What lessons have you learned from your long career writing fiction?

The answer is many—and often the hard way through trial and error. Readers and writers are starting off on a journey together. It’s up to the writer to create a bond—and that bond must be created as soon as possible. I learned that it takes many hours and many thousands of words to find one’s “voice” or particular style—my theory is that writing is 10% talent and 90% applying the seat of the pants to the seat of the chair. I discovered that I don’t have a gift for clever metaphors, but I do have an ear for dialogue that can move a story along without lengthy descriptions. It helped that when my youngest child was in school all day, I became a freelance reporter for a number of weeklies in New Jersey. Journalism teaches one to check facts and to cut down on adverbs and adjectives that detract from strong writing. Feeling important, I rushed around with my Nikkon camera covering everything from sewage disposal meetings to national conventions. Then, instead of 300 words, why not 300 pages? My first novel was sheer trash, but the second, The Ancestors Cry Out, was picked up by Doubleday. I learned that, for me, suspense is essential. I want the reader to be compelled to turn the page.

You’ve written both historical fiction and contemporary. What appeals to you about each genre?

As a story teller, not a bone fide historian, I owe a great deal to non-fiction writers like McCullough and Ellis and Philbrick. History can be flexible, accounts handed down are subject to change. For example, Malcolm Gladwell writes that it wasn’t Boston patriots dressed as Indians that boarded ships and threw tea overboard. It was tea smugglers, concerned that imported tea would eat into their profits. Historical fiction demands that you balance facts and imagination. Great care must be taken when introducing actual figures like George Washington and Alexander Hamilton. On the other hand, for mysteries, there are rules to follow like planting red herrings, valid clues, surprise endings. The villain is always caught and justice must triumph. Mysteries come in many shapes and sizes, but for me a husband killing his wife in a bathtub is not an option. Mine have global sub-plots like advanced weaponry, illegal viruses, and cybercrime. To sum up, I think there is a special dimension to writing history because both reader and writer gain insights from expanding our knowledge of the past and of the people who changed the world. It’s a never ending source of interest.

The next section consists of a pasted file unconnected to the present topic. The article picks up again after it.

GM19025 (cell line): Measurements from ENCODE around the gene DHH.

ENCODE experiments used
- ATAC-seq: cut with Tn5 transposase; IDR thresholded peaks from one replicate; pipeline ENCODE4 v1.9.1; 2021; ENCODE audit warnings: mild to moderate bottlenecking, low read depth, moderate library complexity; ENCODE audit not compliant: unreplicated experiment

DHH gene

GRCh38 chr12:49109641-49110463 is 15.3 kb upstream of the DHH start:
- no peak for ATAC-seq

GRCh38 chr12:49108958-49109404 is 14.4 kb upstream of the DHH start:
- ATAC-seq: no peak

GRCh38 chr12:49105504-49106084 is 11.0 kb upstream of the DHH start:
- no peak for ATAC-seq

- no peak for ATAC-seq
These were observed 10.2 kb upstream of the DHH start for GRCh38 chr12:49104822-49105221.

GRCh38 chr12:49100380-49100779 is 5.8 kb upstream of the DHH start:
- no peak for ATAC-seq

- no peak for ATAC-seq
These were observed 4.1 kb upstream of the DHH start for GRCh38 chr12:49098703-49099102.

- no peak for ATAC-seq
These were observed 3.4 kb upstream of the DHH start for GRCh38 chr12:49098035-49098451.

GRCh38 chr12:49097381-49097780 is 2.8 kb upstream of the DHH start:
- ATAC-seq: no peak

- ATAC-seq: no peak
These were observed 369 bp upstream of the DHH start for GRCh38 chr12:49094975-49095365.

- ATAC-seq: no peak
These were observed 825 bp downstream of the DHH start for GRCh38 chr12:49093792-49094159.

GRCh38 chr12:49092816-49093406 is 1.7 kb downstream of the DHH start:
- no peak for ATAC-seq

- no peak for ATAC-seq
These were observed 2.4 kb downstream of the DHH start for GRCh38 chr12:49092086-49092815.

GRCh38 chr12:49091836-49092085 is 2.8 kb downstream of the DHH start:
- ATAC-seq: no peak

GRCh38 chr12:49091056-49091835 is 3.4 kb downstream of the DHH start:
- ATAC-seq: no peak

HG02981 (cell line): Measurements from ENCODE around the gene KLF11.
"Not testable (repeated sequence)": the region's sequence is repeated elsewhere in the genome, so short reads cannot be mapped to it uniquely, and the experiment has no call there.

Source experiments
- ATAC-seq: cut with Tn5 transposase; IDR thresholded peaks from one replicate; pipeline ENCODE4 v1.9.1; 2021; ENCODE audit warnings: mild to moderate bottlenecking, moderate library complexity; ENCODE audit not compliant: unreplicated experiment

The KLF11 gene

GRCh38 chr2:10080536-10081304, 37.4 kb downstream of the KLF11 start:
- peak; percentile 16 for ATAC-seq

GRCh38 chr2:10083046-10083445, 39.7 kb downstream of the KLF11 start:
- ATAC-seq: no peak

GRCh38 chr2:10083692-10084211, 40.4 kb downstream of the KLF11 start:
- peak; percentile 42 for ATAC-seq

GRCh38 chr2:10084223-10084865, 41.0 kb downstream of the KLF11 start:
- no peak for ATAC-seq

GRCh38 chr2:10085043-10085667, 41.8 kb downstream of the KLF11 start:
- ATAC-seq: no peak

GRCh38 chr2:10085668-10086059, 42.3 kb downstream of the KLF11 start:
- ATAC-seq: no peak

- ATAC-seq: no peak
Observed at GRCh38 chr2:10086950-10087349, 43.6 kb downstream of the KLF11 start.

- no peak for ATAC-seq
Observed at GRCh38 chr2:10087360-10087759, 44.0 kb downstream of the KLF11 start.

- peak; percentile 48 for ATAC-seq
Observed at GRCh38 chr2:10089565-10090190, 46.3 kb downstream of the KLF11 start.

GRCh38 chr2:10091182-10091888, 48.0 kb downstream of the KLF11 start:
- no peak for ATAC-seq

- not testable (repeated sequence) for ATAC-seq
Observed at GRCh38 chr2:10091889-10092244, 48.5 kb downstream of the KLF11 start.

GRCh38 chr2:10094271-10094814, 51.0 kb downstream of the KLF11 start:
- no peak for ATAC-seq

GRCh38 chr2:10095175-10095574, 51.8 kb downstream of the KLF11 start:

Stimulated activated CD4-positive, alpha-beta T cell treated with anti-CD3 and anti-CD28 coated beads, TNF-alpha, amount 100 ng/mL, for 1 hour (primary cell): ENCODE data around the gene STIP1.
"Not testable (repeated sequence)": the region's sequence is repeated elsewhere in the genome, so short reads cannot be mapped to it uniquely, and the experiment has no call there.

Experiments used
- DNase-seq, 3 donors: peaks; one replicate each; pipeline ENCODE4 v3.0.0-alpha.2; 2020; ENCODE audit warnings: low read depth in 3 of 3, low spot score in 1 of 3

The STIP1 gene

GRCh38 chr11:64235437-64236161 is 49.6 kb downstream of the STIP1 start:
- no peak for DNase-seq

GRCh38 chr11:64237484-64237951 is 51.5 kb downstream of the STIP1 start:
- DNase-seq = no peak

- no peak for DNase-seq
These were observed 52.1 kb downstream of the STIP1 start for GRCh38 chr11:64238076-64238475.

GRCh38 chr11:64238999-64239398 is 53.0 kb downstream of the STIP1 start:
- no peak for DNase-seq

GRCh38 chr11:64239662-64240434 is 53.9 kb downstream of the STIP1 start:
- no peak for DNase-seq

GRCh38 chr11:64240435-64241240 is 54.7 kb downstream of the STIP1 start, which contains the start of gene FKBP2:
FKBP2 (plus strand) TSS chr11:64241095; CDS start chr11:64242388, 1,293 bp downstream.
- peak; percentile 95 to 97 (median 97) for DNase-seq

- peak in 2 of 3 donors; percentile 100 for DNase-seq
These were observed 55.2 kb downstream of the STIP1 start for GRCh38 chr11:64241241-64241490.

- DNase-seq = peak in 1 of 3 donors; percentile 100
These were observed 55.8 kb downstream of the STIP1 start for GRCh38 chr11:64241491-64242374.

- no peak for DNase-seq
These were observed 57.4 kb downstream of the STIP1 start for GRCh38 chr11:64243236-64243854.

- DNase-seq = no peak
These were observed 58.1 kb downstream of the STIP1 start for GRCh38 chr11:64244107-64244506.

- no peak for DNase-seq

Many thanks for sharing your perspective, Eugenia. Readers will be fascinated with your experience and inspired by your career.

Sarah’s War by Eugenia Lovett West ~~ 1777 is a pivotal year in the United States. The Revolutionary War has long since begun, with no end in sight. George Washington and his untrained militia struggle to survive. The thirteen states are torn apart by politics. Amidst all this chaos, Sarah Champion—a beautiful young Patriot and parson’s daughter whose twin brother was killed in the Battle of Long Island—is sent from rural Connecticut to live with a rich Loyalist aunt in Philadelphia. There, she is plunged into a world of intrigue and treachery. She spies on British officers enjoying festivities in winter quarters. She goes to Valley Forge with information about a plot to kill Washington.

As the war drags on, Sarah digs deep for the strength, courage, and wits to overcome the numerous deadly threats she faces, driven on by her determination to realize one dream: being part of the efforts to form a new and independent country.

FOR MORE ON READING & WRITING HISTORICAL FICTION  FOLLOW A WRITER OF HISTORY

M.K. Tod writes historical fiction. Her latest novel, TIME AND REGRET was published by Lake Union. Mary’s other novels, LIES TOLD IN SILENCE and UNRAVELLED are available from Amazon, NookKoboGoogle Play and iTunes. She can be contacted on Facebook, Twitter and Goodreads or on her website www.mktod.com.